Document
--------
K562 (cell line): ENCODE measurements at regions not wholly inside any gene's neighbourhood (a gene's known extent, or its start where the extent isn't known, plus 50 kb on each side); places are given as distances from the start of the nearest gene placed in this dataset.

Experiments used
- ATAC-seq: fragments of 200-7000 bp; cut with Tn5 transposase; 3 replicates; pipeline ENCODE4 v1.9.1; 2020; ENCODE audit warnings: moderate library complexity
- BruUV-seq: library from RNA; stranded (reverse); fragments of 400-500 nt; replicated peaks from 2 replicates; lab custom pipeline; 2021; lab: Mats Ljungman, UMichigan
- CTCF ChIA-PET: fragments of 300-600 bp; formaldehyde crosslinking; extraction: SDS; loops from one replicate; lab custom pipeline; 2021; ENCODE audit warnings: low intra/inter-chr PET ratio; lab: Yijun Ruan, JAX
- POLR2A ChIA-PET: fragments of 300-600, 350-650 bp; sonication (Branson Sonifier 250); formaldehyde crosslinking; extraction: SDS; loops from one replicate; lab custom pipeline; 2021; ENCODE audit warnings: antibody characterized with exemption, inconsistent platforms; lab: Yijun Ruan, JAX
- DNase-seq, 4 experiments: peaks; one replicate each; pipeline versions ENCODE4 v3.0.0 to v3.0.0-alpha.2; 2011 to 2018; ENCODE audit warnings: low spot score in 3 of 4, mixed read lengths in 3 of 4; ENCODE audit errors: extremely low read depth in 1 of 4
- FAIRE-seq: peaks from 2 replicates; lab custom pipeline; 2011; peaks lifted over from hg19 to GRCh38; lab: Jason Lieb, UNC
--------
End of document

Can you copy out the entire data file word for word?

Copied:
K562 (cell line): ENCODE measurements at regions not wholly inside any gene's neighbourhood (a gene's known extent, or its start where the extent isn't known, plus 50 kb on each side); places are given as distances from the start of the nearest gene placed in this dataset.

Experiments used
- ATAC-seq: fragments of 200-7000 bp; cut with Tn5 transposase; 3 replicates; pipeline ENCODE4 v1.9.1; 2020; ENCODE audit warnings: moderate library complexity
- BruUV-seq: library from RNA; stranded (reverse); fragments of 400-500 nt; replicated peaks from 2 replicates; lab custom pipeline; 2021; lab: Mats Ljungman, UMichigan
- CTCF ChIA-PET: fragments of 300-600 bp; formaldehyde crosslinking; extraction: SDS; loops from one replicate; lab custom pipeline; 2021; ENCODE audit warnings: low intra/inter-chr PET ratio; lab: Yijun Ruan, JAX
- POLR2A ChIA-PET: fragments of 300-600, 350-650 bp; sonication (Branson Sonifier 250); formaldehyde crosslinking; extraction: SDS; loops from one replicate; lab custom pipeline; 2021; ENCODE audit warnings: antibody characterized with exemption, inconsistent platforms; lab: Yijun Ruan, JAX
- DNase-seq, 4 experiments: peaks; one replicate each; pipeline versions ENCODE4 v3.0.0 to v3.0.0-alpha.2; 2011 to 2018; ENCODE audit warnings: low spot score in 3 of 4, mixed read lengths in 3 of 4; ENCODE audit errors: extremely low read depth in 1 of 4
- FAIRE-seq: peaks from 2 replicates; lab custom pipeline; 2011; peaks lifted over from hg19 to GRCh38; lab: Jason Lieb, UNC